I was a bit loathe of writing an answer since I am not a PDE guy and in fact have only a somewhat sketchy grasp of the kind of boundaries people in this business are interested in. However, since nobody came forward, I can supply at least a partial answer. Bear with me for a moment through the geometry setup I am outlining below:

Lets assume that your boundary is nice (e.g. piecewise smooth). For arguments sake I will assume that the domain we are working on is a square $S$ in $\mathbb{R}^2$ so that we have a concrete example. Then by the usual construction we identify the square with a torus $\mathbb{T}$ which is a compact (smooth) manifold without boundary. The identification translates the Riemannian metric on $S$ (i.e. the flat euclidean metric) to a Riemannian metric on $\mathbb{T}$ (where we get the flat Riemannian metric on the torus). The point here is that the incompressible 2D Euler equation under periodic boundary conditions gets translated by this technique to the incompressible Euler equation on the torus $\mathbb{T}$.
Important note here: The Euler equation depends on metric data, in the vector space case this is the Euclidean metric. However, since we transported the metric to obtain a Riemannian metric on $\mathbb{T}$ we have now a preferred choice of Riemannian metric (which is necessary to write an Euler equation on a compact manifold). The Euler equation with respect to this Riemannian metric is now exactly the PDE you obtain from your original problem by subjecting the original PDE to the identification. Since we can go back and forth between the two perspectives, clearly we only have to prove that the incompressible Euler equation on a compact manifold depends smoothly on the initial data.

Let's stop here for a moment. You asked for a proof for periodic boundary incompressible Euler having smooth solutions if the initial data is smooth. I have now substituted your problem by a manifold valued one. This seems to be a horrible idea! Well, yes and no. Yes, if you hoped for elementary PDE methods to prove the dependence (since I am no expert in this I can not help with that...). However, here comes the no part: If you are happy to use (infinite-dimensional) differential geometry, we can now cite a seminal paper in the area and are done (I know PDE people do not like to do this, but this is the best I got, sorry!)

So after the above disclaimer, we have to see that incompressible Euler on a compact manifold has the desired property. This is well known an da classical result due to:

D.G. Ebin and J. Marsden: *Groups of Diffeomorphisms and the Motion of an Incompressible Fluid*, Annals of Mathematics Second Series, Vol. 92, No. 1 (1970), pp. 102-163 (free version here: 1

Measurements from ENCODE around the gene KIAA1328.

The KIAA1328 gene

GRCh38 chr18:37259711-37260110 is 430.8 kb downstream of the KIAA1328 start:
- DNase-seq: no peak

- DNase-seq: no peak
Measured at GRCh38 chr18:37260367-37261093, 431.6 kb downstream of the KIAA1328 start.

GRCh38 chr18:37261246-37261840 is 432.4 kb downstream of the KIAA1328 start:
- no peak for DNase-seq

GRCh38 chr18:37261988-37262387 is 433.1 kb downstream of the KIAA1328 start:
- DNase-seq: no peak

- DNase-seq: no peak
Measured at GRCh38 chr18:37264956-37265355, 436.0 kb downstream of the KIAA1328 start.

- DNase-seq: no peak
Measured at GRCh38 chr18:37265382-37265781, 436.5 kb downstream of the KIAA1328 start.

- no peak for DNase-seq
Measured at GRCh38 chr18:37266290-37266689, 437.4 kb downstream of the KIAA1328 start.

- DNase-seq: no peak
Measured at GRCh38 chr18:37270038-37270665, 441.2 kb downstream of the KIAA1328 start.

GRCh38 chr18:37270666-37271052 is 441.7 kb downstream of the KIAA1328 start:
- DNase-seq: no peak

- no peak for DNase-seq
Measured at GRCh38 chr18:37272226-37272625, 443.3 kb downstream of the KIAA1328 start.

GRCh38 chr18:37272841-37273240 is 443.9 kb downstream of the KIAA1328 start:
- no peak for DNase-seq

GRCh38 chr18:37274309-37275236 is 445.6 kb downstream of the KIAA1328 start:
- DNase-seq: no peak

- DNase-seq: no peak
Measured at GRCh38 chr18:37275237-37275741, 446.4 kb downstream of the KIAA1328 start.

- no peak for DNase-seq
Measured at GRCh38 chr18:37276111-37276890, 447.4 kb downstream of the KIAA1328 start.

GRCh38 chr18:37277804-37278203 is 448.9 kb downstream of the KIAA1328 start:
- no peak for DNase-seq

Before I give you the complete reference let me explain where the infinite-dimensional comes from: You start out with the Euler equation on your finite dimensional manifold and then due to a trick discovered by Arnold you can rewrite it as an ODE (!!!) but on an infinite-dimensional manifold (here the manifold of Sobolev class diffeomorphisms). The Ebin-Marsden article then proves via this method first local well-posedness for the Euler equation. Then the kind of parameter-dependence you are after is established in Theorem 15.2.
Citing Statement (iii) (Regularity of solutions): If $u_0$ (the initial condition, i.e. a vector field) is $C^\infty$, then the solution $u_t$ of the Euler problem is $C^\infty$.

Now we got what you asked for, albeit with heavier method then you probably expected. Note however, that results for incompressible Euler (local well posedness, and parameter dependence) given by Ebin-Marsden's paper appear, historically speaking, for the first time in this generality in the cited paper. I hear that PDE people can do it now without infinite-dimensional methods (A very irate PDE professor claimed this when he shouted me down while I was giving a talk on a related topic while I was still a PhD student) however, I do not know them. So I hope that you found something useful in my answer.
One last note: Beyond the results mentioned, 1 contains also a wealth of other information on Euler and how solutions depend on initial conditions etc. (though the paper tends to be quite heavy if you do not speak differential geometry)